These are frequently disrupted during periods of stress. Eating large
late into the evening, drinking beverages containing caffeine and
and excessive smoking are common reactions to stressful conditions and
quite disruptive both of sleep in general and of the normal sequencing
sleep periods more specifically. Clearly avoiding any of these,
the late evening, will help prevent sleep loss and hence bouts of
paralysis. A serious Sleep
which tends to take a greater toll on REM, might well contribute to
incidence of SP.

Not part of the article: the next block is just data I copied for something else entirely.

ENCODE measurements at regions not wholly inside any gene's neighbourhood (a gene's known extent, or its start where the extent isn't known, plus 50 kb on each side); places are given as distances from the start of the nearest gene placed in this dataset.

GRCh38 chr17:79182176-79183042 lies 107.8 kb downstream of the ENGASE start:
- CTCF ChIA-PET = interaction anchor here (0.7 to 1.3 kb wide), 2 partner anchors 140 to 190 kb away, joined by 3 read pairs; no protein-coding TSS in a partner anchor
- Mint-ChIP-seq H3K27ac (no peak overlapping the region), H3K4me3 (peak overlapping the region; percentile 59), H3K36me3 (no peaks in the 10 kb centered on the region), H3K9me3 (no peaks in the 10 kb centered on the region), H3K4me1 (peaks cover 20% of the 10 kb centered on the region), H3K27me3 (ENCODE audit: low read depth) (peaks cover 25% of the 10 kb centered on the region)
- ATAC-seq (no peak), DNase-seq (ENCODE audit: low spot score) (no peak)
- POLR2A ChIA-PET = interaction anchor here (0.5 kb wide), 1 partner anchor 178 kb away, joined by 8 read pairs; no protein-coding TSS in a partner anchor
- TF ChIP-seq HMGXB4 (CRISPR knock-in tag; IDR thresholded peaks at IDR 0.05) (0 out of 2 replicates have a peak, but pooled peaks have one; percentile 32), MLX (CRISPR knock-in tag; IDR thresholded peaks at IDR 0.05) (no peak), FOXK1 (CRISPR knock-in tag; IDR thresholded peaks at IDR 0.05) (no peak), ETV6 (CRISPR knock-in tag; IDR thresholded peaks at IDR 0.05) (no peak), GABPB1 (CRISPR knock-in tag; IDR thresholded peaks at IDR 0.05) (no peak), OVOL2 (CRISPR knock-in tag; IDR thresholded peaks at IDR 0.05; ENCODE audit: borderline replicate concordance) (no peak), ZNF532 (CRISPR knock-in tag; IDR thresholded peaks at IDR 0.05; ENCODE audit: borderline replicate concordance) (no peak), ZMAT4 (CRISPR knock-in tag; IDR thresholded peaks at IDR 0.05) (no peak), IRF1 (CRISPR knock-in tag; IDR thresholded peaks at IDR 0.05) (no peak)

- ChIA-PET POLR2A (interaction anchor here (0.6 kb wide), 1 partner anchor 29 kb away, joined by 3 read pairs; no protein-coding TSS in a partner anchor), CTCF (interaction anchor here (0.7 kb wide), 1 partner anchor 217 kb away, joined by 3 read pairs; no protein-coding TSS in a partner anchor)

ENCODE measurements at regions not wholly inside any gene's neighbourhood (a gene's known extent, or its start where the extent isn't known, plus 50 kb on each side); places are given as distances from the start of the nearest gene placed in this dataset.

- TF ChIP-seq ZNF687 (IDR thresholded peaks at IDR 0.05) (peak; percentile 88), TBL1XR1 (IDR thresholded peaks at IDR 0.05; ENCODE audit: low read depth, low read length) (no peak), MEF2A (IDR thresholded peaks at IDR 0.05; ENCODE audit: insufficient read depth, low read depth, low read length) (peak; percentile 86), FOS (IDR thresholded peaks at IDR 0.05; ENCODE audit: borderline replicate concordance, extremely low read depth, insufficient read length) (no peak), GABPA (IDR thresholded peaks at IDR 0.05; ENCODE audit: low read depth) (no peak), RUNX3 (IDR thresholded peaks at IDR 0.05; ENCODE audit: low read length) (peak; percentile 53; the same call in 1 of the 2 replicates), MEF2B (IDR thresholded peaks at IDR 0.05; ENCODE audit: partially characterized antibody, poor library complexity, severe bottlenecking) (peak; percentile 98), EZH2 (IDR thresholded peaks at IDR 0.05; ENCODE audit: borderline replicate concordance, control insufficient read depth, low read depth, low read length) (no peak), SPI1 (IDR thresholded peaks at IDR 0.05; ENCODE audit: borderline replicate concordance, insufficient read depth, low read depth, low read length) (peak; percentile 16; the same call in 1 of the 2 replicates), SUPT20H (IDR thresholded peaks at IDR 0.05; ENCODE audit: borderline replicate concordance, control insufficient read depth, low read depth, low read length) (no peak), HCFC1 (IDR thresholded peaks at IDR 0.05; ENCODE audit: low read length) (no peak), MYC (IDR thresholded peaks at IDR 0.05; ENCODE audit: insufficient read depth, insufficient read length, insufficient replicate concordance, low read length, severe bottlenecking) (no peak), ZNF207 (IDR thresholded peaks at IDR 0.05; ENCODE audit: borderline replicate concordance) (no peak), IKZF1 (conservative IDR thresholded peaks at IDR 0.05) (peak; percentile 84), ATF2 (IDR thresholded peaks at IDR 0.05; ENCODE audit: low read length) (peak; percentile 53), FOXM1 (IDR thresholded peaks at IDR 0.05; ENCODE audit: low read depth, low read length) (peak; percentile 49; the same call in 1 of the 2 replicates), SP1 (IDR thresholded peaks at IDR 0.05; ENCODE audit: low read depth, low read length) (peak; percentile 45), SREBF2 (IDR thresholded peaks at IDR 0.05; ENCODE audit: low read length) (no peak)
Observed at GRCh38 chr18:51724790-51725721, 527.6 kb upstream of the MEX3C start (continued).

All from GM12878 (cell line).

Sleeping position: It has been long suspected, and frequently reported, that lying in the supine (face-up) position seems to be associated with sleep paralysis. In our own work we have found that lying in the supine position is five times more likely during sleep paralysis that it is during normal sleep. If one is trying to avoid sleep paralysis then avoiding the supine position is strongly advised. For people who normally sleep in this position changing may prove difficult. However, sleeping on one's back appears to be relative rarely in our international samples, with only 10%-15% of people reporting that they normally sleep in this position. Since, about 60% of sleep paralysis episodes are reported to occur in the supine position obviously many people who are experiencing sleep paralysis are in, for them, an unusual position. The effect of sleeping position is quite evident in the following figure. The supine position is among the least frequent positions during normal sleep whereas it is clearly the most common position. It is also evident, however, that sleep paralysis may occur in any position for some people (Labelled 'Variable' in the Figure). There are also a few people who appear to have sleep paralysis preferentially in one of the other positions. Nonetheless, a number of respondents, after following our suggestion to try to avoid sleeping in the supine position, have indicated that sleep paralysis episodes have declined or ceased.